Management and treatment of asthenia and cognitive impairment

Clinical Expert Commentaries published on May 3, 2011 in Comorbidities/SEs
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Sagar Lonial, MD
Chair and Professor
Department of Hematology and Medical Oncology
Chief Medical Officer
Winship Cancer Institute
Emory University School of Medicine
Atlanta, Georgia

The opinions contained within this commentary are solely those of Sagar Lonial, MD, and are not supported or endorsed by MediCom Worldwide, Inc. or Millennium Pharmaceuticals, Inc. and its affiliates or Cephalon Oncology.

Welcome to Managing Myeloma. I am Dr. Sagar Lonial from the Winship Cancer Institute of Emory University School of Medicine and I am here today to provide a clinical commentary on the management and treatment of asthenia and cognitive impairment. This is a common complication of a number of drugs that we use in the treatment of patients with myeloma. Specifically, thalidomide, lenalidomide, and bortezomib are all associated with some level of fatigue, asthenia, and occasionally cognitive impairment. Additionally, the use of high doses of dexamethasone or other corticosteroids can also be associated with cognitive impairment or confusion, especially in elderly patients. There are a number of approaches that can be used early on in the treatment to try and minimize the effect of these major complications of treatment and they often use additional pharmacologic intervention. The drugs most commonly used include methylphenidate, also known as Ritalin, or dextroamphetamine also known as Adderall. And low doses of these drugs, particularly if they are given in the morning, can often be very helpful to try and get patients more active and awake early on in the day in order to do additional activities of daily living. Only in rare situations should a second dose be given later on in the afternoon for patients who do not appear to have significant benefit from the first dose in the morning. It is also important to consider dose reduction or dose modification of drugs if they are causing significant asthenia or cognitive impairment and, oftentimes, reducing either lenalidomide or thalidomide dosing or potentially going to weekly bortezomib dosing may offer alternative approaches to try and minimize this side effect. It is also important to tell patients that they may experience this as a major side effect and that it may actually get better with prolonged therapy. Oftentimes, we see fatigue or asthenia as a major side effect of treatment of myeloma and as the myeloma disease burden reduces, often this side effect actually starts to get better on its own even without additional further dose modification. So these strategies about educating patients to be aware of this potential complication, trying to get them through the first two cycles of treatment to demonstrate benefit of the drug, and then using additional pharmacologic interventions are all strategies that one can use to try and minimize asthenia and cognitive impairment during treatment.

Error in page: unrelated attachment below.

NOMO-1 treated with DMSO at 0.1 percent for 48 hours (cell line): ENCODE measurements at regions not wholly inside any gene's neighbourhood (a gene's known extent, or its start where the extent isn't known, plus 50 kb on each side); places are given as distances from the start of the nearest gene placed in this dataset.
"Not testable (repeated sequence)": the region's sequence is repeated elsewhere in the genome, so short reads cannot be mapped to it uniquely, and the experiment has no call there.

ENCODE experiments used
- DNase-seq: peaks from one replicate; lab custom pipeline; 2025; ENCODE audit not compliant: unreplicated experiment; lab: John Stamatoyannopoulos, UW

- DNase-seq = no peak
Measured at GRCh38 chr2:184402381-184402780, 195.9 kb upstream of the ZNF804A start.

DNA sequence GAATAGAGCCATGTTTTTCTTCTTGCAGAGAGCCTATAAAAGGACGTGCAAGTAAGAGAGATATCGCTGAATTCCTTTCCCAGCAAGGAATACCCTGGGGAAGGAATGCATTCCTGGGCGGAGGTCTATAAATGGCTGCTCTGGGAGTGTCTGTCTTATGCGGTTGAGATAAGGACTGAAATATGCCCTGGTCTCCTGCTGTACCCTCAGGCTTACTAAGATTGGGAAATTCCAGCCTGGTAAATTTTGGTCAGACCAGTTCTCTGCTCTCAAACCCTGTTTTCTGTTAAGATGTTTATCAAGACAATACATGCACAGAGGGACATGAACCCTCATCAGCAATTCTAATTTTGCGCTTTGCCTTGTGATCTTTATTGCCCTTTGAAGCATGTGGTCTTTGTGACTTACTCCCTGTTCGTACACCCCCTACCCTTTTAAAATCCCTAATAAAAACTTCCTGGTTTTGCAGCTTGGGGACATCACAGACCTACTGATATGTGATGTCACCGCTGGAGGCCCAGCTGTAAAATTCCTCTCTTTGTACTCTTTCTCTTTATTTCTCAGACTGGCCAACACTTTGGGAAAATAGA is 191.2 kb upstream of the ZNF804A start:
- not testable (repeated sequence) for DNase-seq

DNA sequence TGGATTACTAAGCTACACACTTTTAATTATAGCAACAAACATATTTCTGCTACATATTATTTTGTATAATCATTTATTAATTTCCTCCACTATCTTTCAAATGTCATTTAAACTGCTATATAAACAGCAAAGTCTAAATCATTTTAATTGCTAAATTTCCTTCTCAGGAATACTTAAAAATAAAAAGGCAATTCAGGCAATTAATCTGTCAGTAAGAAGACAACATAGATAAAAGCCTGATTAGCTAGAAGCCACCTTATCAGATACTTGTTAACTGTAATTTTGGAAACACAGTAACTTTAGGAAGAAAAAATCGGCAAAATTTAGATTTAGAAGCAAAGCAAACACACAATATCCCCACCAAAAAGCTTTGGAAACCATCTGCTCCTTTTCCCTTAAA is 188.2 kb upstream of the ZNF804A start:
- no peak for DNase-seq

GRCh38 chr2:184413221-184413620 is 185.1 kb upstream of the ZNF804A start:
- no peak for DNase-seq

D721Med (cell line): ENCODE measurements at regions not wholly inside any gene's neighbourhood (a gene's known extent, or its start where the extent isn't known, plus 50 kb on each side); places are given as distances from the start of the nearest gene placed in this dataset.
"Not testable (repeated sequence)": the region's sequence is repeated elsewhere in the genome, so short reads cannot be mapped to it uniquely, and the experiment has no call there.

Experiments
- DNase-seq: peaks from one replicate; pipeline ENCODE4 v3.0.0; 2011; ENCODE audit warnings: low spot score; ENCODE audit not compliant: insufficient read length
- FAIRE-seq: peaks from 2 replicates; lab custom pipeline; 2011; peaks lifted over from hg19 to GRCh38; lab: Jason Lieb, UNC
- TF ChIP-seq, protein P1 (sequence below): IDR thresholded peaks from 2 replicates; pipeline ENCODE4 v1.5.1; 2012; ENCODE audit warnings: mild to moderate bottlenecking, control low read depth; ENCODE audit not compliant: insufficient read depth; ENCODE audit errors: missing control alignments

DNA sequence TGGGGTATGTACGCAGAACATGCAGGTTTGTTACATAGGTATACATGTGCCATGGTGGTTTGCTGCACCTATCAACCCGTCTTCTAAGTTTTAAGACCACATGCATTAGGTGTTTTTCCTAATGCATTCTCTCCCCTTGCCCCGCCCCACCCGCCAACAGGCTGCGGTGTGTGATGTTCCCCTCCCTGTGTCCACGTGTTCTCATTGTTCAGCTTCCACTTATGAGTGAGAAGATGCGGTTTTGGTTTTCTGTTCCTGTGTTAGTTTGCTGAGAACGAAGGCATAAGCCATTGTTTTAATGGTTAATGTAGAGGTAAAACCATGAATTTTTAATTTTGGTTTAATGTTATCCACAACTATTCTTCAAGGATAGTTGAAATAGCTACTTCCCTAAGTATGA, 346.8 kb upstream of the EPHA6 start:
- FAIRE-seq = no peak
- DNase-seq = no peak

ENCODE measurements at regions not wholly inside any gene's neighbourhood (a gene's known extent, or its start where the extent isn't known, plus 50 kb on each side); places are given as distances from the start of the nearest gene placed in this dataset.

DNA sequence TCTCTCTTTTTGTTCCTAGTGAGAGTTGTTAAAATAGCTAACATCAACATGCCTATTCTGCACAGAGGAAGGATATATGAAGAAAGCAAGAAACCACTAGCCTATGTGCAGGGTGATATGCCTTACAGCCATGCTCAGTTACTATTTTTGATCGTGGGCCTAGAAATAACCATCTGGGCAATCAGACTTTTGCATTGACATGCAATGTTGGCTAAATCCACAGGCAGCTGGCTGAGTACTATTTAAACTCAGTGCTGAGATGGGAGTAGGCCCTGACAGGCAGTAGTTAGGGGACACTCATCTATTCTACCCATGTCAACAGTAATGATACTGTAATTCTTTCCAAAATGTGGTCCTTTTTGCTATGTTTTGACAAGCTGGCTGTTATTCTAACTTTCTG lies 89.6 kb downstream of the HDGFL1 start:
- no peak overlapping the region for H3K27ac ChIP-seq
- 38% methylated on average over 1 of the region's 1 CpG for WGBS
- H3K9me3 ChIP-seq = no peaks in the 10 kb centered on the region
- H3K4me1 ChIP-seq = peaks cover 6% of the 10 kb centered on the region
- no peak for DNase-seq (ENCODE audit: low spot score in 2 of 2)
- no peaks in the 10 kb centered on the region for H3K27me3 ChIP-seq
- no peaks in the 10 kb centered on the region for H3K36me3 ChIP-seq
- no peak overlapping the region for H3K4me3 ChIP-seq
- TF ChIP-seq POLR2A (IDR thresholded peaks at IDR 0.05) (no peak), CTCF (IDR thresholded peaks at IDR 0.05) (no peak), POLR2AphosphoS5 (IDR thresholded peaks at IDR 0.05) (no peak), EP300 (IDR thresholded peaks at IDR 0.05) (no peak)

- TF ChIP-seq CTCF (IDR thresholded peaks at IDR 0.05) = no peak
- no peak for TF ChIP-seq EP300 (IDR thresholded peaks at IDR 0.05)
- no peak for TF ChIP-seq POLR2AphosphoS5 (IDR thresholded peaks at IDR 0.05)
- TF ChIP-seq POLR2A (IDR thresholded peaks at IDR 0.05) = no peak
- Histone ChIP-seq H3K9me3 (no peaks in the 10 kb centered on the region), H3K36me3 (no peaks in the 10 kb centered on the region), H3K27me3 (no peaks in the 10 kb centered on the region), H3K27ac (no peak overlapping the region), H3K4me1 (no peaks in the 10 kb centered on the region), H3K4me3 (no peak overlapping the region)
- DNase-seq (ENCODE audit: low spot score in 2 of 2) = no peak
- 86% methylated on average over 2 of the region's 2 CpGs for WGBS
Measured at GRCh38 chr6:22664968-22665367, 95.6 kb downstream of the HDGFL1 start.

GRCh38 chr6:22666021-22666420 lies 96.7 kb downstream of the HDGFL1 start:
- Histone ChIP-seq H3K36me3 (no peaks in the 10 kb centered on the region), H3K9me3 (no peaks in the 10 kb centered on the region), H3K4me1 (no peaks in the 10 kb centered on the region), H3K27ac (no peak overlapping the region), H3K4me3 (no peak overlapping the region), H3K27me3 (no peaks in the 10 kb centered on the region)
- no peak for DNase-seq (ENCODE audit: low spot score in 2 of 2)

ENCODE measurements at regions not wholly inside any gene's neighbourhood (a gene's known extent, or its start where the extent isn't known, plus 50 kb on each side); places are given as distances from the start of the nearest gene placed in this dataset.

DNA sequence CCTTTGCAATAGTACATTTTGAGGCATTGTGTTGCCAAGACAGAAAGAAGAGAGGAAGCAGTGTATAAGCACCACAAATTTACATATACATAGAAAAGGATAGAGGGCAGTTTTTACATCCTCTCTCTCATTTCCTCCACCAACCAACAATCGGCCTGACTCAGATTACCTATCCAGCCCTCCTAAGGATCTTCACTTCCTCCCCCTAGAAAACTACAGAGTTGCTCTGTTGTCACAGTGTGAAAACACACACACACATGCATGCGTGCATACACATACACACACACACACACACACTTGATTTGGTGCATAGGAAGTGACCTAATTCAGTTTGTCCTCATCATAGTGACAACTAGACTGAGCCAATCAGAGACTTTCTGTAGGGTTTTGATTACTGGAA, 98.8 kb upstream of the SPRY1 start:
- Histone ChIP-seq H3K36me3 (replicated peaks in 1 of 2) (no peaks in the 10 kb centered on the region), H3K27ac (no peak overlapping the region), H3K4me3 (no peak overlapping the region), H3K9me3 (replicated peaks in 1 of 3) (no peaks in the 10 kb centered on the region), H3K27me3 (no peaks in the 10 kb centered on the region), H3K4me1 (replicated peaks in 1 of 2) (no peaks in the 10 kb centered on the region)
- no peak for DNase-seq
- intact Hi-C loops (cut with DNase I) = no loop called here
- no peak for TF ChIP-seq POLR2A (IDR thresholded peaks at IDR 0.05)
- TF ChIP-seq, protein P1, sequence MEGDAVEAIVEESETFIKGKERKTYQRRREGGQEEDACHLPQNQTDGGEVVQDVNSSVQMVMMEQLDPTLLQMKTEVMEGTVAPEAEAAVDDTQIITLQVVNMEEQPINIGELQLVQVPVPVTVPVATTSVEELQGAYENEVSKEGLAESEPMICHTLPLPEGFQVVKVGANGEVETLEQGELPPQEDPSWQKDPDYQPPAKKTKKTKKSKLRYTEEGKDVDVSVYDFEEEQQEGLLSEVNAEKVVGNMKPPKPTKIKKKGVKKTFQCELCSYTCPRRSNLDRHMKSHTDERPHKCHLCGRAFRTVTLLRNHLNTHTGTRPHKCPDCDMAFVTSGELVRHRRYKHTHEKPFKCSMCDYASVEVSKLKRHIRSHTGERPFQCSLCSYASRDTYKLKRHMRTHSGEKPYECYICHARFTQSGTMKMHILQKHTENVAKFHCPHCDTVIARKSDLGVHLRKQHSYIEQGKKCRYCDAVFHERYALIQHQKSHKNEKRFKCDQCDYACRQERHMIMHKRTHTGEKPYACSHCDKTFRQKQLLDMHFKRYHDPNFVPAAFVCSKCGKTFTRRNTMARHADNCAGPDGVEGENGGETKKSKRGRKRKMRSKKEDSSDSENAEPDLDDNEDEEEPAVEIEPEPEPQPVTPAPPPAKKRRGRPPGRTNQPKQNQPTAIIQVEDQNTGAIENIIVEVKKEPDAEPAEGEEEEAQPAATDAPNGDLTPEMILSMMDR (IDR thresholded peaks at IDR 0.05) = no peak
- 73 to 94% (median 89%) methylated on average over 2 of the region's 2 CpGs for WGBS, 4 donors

Additionally, it is also worth noting that both thalidomide and lenalidomide are given in the evenings predominantly because of their known sedative effects. In fact, thalidomide was originally used in the 1960s and 70s as a sleeping pill. And for this reason, administration of these drugs later on in the day would actually minimize some of the cognitive impairment that is often seen with sedation with both lenalidomide and thalidomide.

 

For additional resources, please see
Managing Myeloma Compendium of Drug Regimens

 

FACIT-F: Functional Assessment of Chronic Illness Therapy-Fatigue. www.facit.org/FACITOrg (registration is required to access scoring and interpretation materials at Facit.org. Facit.org  and MediCom Worldwide, Inc. are non-affiliated)

 

References

Richardson PG, Laubach JP, Schlossman RL, et al. Complications of multiple myeloma therapy, part 1: risk reduction and management of peripheral neuropathy and asthenia. J Natl Compr Canc Netw. 2010;8 Suppl 1:S4-S12.

Booker R, Olson K, Pilarski LM, et al. The relationships among physiologic variables, quality of life, and fatigue in patients with multiple myeloma. Oncol Nurs Forum. 2009;36(2):209-216.

Wanchai A, Armer JM, Stewart BR. Nonpharmacologic supportive strategies to promote quality of life in patients experiencing cancer-related fatigue. Clin J Oncol Nurs. 2011;15(2):203-214.

Kangas M, Bovbjerg DH, Montgomery GH. Cancer-related fatigue: a systematic and meta-analytic review of non-pharmacological therapies for cancer patients. Psychol Bull. 2008;134(5):700-41. Review. Erratum in: Psychol Bull. 2009;135(1):172.

Mitchell SA. Cancer-related fatigue: state of the science. PM R. 2010;2(5):364-383.

Rao AV, Cohen HJ. Fatigue in older cancer patients: etiology, assessment, and treatment. Semin Oncol. 2008;35(6):633-642.

Breitbart W, Alici Y. Pharmacologic treatment options for cancer-related fatigue: current state of clinical research. Clin J Oncol Nurs. 2008;12(5 Suppl):27-36.

Breitbart W, Alici Y. Psychostimulants for cancer-related fatigue. J Natl Compr Canc Netw. 2010;8(8):933-942.

Reviewed on January 17, 2017 for clinical relevance.

Last modified: February 8, 2017
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